A 2009 incident helped to crystallize Chayes’s understanding of corruption. She began to see a direct correlation between systemic corruption and the eruption of radical insurgent groups in various countries.

“When civilians feel they have no recourse, when shakedowns, bribery, and government impunity are the status quo, everyday people can become indignant and full of rage,” she says.“Civilians can’t turn to their own governments out of fear of being extorted, abused, or, in some cases, killed.”

In her book Chayes tells of a retired Afghan police officer named Nurallah, who describes a humiliating shakedown his brother received from corrupt Afghan police. “[Now if] I see someone plant an IED [improvised explosive device] on the road, and then I see a police truck coming ... I will not warn them,” Nurallah says.

Chayes believes that the corruption of local governments radicalized local Afghan populations, turning them against their government, and at times, to the Taliban insurgents. “Every place there’s a violent religious insurgency, there is severe corruption,” Chayes says.

“After the Soviet invasion [of Afghanistan], which cost a million Afghan lives over the course of the 1980s, followed by five years of gut-wrenching civil war and another six of rule by the Taliban, who twisted religious injunctions into instruments of social control, Afghans looked to the United States – a nation famous for its rule of law – to help them build a responsive, accountable government,” Chayes wrote in a Washington Post article. “Instead, we gave power back to corrupt gunslingers who had been repudiated years before. If they helped us chase al-Qaida, we didn’t look too hard at their governing style.”

Chayes later began working for Gen. Stanley McChrystal, who was then heading US forces in Afghanistan. He approved her to launch the first international anticorruption task force in Afghanistan, jointly led by the US military and the US embassy. The task force strove to curtail US involvement in government corruption in Afghanistan, yet ultimately could not stop it.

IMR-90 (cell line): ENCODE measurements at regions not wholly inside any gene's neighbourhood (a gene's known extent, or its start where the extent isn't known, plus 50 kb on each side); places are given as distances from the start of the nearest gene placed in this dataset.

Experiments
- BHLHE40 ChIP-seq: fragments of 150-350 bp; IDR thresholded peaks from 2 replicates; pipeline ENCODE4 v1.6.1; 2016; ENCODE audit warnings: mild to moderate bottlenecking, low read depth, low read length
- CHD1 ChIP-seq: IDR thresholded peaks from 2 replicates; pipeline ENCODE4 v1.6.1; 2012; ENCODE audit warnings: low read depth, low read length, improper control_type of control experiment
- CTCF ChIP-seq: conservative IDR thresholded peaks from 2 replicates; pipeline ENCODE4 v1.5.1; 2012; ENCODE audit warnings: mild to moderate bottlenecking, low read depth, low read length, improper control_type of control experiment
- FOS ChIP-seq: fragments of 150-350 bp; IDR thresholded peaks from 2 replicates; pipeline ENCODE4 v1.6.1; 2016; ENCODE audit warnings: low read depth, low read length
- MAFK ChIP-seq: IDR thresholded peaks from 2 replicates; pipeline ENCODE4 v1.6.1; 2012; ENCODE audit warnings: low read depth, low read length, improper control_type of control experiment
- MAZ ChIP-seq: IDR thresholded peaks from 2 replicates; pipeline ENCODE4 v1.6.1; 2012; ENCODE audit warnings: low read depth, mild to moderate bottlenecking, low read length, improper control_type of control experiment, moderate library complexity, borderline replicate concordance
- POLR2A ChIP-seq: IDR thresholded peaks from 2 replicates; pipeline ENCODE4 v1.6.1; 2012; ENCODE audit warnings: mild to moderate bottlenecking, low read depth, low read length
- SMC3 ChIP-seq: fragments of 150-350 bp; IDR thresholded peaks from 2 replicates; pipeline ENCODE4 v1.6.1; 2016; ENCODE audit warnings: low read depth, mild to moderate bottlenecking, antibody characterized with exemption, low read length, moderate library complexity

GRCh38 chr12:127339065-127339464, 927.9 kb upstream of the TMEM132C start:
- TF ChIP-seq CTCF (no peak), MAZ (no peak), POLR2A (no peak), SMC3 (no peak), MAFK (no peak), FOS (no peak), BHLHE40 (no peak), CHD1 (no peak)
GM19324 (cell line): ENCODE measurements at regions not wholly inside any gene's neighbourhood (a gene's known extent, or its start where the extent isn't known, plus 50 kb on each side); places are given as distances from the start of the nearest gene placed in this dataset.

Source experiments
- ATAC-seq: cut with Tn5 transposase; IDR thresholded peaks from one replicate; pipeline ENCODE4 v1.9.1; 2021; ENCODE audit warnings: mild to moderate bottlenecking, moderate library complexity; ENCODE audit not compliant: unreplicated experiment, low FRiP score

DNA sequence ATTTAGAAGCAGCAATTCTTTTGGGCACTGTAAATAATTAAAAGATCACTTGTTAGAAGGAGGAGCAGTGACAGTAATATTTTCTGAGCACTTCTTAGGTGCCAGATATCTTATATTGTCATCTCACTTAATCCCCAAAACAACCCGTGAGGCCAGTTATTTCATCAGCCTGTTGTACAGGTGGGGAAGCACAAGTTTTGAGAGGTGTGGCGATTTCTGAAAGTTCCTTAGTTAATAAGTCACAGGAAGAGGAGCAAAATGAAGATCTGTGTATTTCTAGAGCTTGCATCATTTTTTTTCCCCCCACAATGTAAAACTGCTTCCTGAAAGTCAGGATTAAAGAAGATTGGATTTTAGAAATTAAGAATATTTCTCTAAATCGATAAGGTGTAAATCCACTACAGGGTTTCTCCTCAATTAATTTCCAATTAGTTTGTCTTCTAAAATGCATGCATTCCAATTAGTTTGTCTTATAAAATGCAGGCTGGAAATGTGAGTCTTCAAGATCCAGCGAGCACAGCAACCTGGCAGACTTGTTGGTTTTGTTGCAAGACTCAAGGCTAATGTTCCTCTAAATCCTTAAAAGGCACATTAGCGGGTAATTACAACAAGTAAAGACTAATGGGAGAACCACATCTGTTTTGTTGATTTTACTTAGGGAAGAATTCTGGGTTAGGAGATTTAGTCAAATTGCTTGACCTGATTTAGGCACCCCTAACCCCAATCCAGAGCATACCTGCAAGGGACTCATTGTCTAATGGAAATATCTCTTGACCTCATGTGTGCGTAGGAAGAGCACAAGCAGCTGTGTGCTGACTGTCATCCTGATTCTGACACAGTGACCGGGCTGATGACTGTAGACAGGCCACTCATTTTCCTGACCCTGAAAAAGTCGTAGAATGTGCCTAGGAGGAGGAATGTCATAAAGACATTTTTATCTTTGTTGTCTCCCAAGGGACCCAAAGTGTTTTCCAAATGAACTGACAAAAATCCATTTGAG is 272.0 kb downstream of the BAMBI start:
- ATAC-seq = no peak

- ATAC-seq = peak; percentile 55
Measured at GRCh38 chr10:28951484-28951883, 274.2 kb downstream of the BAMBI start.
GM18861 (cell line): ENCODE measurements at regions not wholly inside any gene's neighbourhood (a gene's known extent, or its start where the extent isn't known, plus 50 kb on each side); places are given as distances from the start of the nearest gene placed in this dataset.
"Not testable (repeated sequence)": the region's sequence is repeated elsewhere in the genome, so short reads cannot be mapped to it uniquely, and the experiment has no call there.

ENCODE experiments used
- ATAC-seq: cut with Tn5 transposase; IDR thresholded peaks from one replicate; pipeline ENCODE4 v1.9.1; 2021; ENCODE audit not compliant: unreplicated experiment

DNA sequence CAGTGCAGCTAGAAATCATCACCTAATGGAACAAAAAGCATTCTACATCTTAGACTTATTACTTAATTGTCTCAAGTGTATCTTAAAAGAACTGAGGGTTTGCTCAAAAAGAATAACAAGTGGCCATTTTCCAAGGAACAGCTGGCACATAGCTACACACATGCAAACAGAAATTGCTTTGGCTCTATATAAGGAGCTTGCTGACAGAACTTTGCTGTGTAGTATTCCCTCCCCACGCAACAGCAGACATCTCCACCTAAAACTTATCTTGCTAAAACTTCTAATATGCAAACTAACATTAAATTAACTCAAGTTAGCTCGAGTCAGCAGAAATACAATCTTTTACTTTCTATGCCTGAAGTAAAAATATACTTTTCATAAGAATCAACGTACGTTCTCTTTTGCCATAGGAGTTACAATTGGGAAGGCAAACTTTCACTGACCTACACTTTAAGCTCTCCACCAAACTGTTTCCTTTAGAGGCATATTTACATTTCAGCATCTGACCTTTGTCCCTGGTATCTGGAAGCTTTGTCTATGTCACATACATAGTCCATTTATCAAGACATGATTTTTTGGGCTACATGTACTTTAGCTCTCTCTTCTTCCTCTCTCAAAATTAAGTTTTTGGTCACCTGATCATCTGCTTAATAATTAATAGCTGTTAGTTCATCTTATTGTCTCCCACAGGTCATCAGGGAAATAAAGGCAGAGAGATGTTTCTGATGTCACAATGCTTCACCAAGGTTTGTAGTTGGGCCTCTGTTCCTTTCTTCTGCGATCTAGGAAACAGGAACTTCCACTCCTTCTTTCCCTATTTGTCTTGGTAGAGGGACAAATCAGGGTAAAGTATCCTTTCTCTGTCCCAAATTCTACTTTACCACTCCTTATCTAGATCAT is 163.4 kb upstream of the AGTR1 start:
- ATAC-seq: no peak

A congressional staff member, who requested to remain anonymous, calls Chayes as “altruistic as they come for people in D.C. She’s exactly the opposite of self-interested people. She’s doing [this work] specifically because she thinks it’s of value. She’s an invaluable intellectual.”

In 2010, Chayes became a special adviser to Mullen, then-chairman of the Joint Chiefs of Staff, providing insights on US policy in Afghanistan, Pakistan, and the Arab Spring democratic uprisings. In 2010 and 2011, a discussion that included President Obama, the secretaries of State and Defense, and other decisionmakers was held on how to set an anticorruption policy for Afghanistan.

In his final testimony to the US Senate in September 2011 before stepping down, Mullen pointed to systemic corruption as the No. 1 challenge undermining US efforts in the region: Chayes’s issue had finally entered the conversation of high-level US decisionmakers.

The ill effects of corruption continue to be studied. “Traditionally [corruption] has been seen as a human rights [issue], but now it’s coming up as an economic issue and [a] preventing-violent-extremism issue,” says Tom Perriello, special representative for the Quadrennial Diplomacy and Development Review, the blueprint for US rules of engagement for the diplomatic and development efforts of the US government.

“Perceptions of unfairness, particularly in a kleptocracy, is a common theme that terrorist groups recruit on,” he says.

Adds DeMartino, “Sarah is a firebrand. She makes an impassioned argument. She directly and indirectly influenced senior leaders in and out of uniform. It’s impressive to see what she’s accomplished....

“She absolutely made progress. Corruption is now part of the discussion. And Sarah gets a lot of credit for that in both the Defense and the State [Departments].”